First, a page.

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I Tawt I Taw a Puddy Tat!

Seeing cats in Manitoba doesn’t take a whole lot of effort. I have one that lives in my house (and only in my house), and too many that wander around the neighbourhood doing a number on birds and getting hit by cars. And there are always cartoon cats on TV or the web like Sylvester (of Bugs Bunny fame) as he tries to capture and eat Tweety – that yellow bird’s frequent (and distorted)exclamation being the source of this blog’s title. But seeing the province’s native wild cats is quite a bit more challenging than seeing these domestic versions.

Skulls of the three species of wild cats in Manitoba from the Museum collection. From left to right: lynx (from Nopiming Prov. Park, MM2057), bobcat (from Whiteshell Prov. Park, MM21400), cougar (from Erickson near Riding Mountain Nat. Park, MM23281). Scale is marked in centimetres.

Skulls of the three species of wild cats in Manitoba from the Museum collection. From left to right: lynx (from Nopiming Prov. Park, MM2057), bobcat (from Whiteshell Prov. Park, MM21400), cougar (from Erickson near Riding Mountain Nat. Park, MM23281). Scale is marked in centimetres.

We have three wild cat species quietly slinking through our woods and fields. Two are quite rare in Manitoba and all are shy, so a special effort and/or a little luck are needed to see one. The most common is the lynx (Lynx canadensis), a Canadian shield and boreal cat, usually around 10kg with long ear tufts, a stub tail with a black tip, and a luxurious fur that has made it a staple of the trapline for centuries. Despite its relative abundance, it is infrequently seen, even by those that spend a good deal of time outdoors. The bobcat (Lynx rufus) is of similar form, but with shorter ear tufts and a striped stub tail. It is about the same size or a little larger than the lynx, but found only in the southern tenth of the province and is considered uncommon.

An impressive paw of the Erickson cougar, a 53kg male, held in a gloved hand during specimen preparation. Imagine the size of a paw on a big male over 100kg!

An impressive paw of the Erickson cougar, a 53kg male, held in a gloved hand during specimen preparation. Imagine the size of a paw on a big male over 100kg!

The most romanticized member of the cat family in Manitoba is the cougar (Puma concolor). Big males of this magnificent cat can be over 100kg, but most are smaller, and females reach about 60kg. Its status in the province was a bit of a mystery, with only vague historical records until more reliable reports began in the 1940s. But it was not until 1973 that an actual specimen was available, a small male (43kg) shot while near livestock in Stead, about 90km northwest of Winnipeg. Two others, one shot and another accidentally snared, were taken in 2004 around Riding Mountain National Park (near Grandview and Erickson) . All three of these specimens are in the Museum collection. There have been several well-documented and publicized sightings since then in Plum Coulee, Duck Mountain, Lac du Bonnet and Morden (among others).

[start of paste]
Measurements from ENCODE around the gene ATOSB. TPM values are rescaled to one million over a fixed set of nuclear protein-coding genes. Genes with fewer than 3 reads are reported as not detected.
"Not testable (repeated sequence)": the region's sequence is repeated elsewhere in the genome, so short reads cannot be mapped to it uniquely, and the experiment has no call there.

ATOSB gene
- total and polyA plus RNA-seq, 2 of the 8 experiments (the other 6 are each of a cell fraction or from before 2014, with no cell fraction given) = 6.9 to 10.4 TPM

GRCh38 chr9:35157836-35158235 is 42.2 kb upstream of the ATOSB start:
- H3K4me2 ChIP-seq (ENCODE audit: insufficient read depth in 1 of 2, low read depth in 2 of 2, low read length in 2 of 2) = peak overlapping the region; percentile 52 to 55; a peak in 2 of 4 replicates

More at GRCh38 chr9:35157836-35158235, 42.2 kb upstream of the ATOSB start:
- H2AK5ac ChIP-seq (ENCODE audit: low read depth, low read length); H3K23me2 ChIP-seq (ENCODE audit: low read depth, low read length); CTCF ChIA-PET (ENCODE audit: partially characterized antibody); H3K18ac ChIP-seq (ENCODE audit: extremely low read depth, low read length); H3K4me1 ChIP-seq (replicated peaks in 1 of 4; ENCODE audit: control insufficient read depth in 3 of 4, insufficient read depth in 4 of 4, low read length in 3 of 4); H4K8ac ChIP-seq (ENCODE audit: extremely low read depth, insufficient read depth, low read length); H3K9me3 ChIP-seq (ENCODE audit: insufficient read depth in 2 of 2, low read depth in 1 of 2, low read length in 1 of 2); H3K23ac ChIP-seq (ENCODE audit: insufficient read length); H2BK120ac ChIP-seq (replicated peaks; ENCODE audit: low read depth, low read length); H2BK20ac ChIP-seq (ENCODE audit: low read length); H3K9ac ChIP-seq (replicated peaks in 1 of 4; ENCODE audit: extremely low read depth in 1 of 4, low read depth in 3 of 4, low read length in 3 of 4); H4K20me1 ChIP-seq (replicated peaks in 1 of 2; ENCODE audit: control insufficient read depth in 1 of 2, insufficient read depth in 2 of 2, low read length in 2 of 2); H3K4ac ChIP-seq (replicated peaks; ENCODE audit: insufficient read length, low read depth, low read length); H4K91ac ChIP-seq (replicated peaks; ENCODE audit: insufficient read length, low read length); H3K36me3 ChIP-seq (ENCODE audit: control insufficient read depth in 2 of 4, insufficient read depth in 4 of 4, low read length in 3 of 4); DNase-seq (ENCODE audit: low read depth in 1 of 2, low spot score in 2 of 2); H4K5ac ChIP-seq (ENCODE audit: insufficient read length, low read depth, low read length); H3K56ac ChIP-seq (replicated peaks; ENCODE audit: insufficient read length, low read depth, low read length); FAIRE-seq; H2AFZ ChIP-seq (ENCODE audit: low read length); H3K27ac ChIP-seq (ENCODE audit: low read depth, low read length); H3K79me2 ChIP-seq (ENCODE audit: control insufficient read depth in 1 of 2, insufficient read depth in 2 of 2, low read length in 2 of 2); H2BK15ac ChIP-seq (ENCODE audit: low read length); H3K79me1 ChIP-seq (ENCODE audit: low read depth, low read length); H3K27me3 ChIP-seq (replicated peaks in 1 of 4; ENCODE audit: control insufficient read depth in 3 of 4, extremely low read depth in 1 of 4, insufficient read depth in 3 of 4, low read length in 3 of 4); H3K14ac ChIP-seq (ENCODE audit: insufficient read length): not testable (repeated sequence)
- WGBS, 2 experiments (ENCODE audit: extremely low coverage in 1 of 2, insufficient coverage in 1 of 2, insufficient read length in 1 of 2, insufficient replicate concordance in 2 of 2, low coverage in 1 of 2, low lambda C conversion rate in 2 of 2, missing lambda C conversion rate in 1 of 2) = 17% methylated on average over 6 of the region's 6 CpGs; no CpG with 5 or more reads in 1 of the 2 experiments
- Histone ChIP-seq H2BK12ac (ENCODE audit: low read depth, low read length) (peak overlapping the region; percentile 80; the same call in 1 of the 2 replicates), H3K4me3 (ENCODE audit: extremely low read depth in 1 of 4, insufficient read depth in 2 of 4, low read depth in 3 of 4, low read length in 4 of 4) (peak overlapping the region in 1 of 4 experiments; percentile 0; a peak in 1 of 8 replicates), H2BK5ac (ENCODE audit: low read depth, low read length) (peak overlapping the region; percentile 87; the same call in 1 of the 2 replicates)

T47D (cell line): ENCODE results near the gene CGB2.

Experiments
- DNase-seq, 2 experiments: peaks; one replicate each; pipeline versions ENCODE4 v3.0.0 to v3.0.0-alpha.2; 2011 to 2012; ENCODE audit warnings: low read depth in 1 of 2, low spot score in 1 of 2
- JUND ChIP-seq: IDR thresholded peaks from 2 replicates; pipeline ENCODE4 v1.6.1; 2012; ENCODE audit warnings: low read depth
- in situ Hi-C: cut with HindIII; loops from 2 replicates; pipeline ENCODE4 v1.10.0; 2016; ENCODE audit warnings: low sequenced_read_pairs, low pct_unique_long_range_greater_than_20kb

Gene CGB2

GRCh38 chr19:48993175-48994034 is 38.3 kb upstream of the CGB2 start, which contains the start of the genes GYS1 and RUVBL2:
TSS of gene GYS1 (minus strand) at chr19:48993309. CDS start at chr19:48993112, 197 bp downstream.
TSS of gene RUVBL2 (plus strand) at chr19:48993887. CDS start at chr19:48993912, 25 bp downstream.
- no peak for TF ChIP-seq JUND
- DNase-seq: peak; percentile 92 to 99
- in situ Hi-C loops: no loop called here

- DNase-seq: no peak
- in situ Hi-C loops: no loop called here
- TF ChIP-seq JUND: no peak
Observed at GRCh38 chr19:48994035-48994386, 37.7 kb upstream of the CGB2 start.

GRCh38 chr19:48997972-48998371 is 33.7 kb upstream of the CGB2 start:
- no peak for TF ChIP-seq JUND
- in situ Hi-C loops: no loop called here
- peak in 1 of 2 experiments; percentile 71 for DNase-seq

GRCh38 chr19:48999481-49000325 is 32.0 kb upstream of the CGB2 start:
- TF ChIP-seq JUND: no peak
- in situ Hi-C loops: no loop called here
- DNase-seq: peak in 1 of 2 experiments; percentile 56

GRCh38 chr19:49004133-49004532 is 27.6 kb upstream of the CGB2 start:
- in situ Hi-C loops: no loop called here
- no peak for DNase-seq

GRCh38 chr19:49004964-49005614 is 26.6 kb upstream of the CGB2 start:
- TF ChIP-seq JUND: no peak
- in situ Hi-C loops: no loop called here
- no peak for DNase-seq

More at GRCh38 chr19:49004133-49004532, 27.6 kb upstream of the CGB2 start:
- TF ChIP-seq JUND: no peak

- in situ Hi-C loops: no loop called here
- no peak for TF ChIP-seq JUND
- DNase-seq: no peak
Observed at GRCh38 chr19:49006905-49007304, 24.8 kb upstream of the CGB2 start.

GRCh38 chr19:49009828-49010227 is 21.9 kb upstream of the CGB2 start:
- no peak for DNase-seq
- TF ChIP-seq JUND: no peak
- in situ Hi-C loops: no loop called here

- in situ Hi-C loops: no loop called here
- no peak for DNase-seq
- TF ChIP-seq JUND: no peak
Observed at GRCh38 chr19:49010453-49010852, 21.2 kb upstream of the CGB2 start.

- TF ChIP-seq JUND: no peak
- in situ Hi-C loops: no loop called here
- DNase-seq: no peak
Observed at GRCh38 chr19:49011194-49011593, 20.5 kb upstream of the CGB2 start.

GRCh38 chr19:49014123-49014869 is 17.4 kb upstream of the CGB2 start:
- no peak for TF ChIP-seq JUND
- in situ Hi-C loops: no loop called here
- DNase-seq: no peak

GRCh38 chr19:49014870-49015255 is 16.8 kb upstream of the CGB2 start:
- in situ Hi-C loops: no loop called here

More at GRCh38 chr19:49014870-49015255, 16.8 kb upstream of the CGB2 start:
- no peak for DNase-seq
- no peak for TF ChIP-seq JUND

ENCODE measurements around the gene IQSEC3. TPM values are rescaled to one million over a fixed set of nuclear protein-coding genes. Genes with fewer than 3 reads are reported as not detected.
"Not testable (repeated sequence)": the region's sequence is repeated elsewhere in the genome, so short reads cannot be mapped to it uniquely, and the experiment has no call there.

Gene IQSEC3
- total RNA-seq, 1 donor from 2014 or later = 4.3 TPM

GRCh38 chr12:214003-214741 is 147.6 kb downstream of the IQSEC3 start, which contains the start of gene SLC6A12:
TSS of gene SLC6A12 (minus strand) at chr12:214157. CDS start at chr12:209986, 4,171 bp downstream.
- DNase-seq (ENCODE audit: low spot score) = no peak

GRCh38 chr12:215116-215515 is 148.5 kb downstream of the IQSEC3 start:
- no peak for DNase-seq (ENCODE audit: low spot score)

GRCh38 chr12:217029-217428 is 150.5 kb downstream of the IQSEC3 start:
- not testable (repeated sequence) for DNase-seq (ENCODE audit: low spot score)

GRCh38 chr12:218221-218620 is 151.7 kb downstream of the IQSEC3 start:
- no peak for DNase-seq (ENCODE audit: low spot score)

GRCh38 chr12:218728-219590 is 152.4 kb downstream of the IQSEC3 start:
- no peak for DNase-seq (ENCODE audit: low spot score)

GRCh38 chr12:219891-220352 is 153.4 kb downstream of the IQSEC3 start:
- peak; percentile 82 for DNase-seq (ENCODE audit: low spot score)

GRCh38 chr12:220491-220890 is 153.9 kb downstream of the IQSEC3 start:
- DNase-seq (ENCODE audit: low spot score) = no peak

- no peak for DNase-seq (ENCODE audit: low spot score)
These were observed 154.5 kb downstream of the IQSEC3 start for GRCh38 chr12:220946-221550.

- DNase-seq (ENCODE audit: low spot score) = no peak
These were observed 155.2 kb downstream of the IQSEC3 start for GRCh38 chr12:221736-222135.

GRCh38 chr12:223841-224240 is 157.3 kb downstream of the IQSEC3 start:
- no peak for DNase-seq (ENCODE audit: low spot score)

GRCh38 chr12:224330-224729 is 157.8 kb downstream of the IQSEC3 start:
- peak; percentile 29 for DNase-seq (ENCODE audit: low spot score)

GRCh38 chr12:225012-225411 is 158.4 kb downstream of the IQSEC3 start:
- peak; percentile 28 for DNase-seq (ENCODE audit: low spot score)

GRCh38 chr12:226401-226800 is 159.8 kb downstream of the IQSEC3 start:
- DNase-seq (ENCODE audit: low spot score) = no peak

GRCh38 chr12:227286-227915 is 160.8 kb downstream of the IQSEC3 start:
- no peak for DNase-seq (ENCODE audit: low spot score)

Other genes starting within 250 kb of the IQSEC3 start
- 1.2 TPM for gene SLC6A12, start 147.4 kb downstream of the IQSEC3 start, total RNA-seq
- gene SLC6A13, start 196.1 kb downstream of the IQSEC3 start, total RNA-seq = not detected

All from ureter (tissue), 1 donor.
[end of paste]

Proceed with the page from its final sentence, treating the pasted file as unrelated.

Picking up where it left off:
Side view of the Turtle Mountain cougar skull recently added to the Museum collection. The scale bar is in centimetres.

Side view of the Turtle Mountain cougar skull recently added to the Museum collection. The scale bar is in centimetres.

Just a few months ago, the Museum received a fourth cougar specimen that had been accidently snared (the snare was legally set for coyotes) in the Turtle Mountain area in January of this year. This is by far the biggest specimen we have, a male weighing in at about 66kg. Although it is unfortunate that these animals have been killed, it is fortunate that their remains are deposited at the Museum. Here, they can be made available to the scientific community so that we can learn more about cougars in Manitoba. With so few sightings, actual specimens will help us determine where our cougars are coming from. Using DNA and genetic techniques, researchers are examining whether our cougars are resident or if they are wanderers from established populations in the Dakotas. The age and health of the specimens can also be detemined. The cougar specimens will continue to provide information and educational opportunities for as long as our collections exist.
400-turtle-mtn-cougar-frontal-crop
Front views of the Turtle Mountain cougar skull with mouth closed and mouth open. Intimidating any way you look at it!

Front views of the Turtle Mountain cougar skull with mouth closed and mouth open. Intimidating any way you look at it!

Sightings of cougars seem to be on the rise. And there are those two other smaller Manitoba wild cats, the lynx and the bobcat, that are also superb animals. So if we keep our eyes open and have a little luck, maybe more of us will soon be able to quote that cartoon canary, Tweety: “I did! I did! I did taw a puddy tat!” And those are some impressive “puddy tats.”
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Dr. Mooi

Curator of Zoology

See Full Biography

Dr. Mooi received his Ph.D. in zoology from the University of Toronto working on the evolutionary history of coral reef fishes. Following a postdoctoral fellowship in the Division of Fishes of the Smithsonian Institution investigating the biology of deep sea fish families and examining relationships of perch-like fishes, he was Curator of Fishes and Section Head of Vertebrate Zoology at the Milwaukee Public Museum. While there he was involved in several expeditions to Indo-Pacific coral reefs as part of his fish research. Dr. Mooi joined The Manitoba Museum in 2004 focusing on fish evolution and post-glacial biogeography of snakes, toads and sticklebacks in the province.